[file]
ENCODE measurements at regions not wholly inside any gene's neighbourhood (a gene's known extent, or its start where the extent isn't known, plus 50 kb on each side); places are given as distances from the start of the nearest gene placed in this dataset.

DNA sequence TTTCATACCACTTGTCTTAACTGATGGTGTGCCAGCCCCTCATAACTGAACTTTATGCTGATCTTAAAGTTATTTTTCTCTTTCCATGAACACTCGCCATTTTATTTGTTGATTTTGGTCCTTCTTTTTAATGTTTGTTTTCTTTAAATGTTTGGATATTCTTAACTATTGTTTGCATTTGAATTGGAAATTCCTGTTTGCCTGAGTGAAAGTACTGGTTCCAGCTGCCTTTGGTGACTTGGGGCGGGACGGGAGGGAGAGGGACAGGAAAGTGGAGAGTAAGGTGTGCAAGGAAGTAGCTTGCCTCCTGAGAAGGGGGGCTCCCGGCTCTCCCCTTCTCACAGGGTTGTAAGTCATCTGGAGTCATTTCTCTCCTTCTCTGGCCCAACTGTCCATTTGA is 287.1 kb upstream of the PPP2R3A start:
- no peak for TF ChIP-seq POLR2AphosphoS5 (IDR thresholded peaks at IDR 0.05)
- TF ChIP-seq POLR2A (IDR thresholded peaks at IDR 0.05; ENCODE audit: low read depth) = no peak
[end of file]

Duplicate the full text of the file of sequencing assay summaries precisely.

ENCODE measurements at regions not wholly inside any gene's neighbourhood (a gene's known extent, or its start where the extent isn't known, plus 50 kb on each side); places are given as distances from the start of the nearest gene placed in this dataset.

DNA sequence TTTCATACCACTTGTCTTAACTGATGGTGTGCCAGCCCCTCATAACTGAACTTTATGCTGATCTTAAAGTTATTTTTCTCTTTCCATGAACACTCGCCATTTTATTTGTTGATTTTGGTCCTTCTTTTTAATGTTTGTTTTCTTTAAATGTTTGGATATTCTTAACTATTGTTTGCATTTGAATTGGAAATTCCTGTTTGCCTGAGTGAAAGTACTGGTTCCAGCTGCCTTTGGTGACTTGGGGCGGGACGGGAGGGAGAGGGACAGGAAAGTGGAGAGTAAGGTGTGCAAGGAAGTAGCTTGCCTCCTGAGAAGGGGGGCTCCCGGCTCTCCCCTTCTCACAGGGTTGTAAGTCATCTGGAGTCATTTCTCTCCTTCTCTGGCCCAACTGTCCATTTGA is 287.1 kb upstream of the PPP2R3A start:
- no peak for TF ChIP-seq POLR2AphosphoS5 (IDR thresholded peaks at IDR 0.05)
- TF ChIP-seq POLR2A (IDR thresholded peaks at IDR 0.05; ENCODE audit: low read depth) = no peak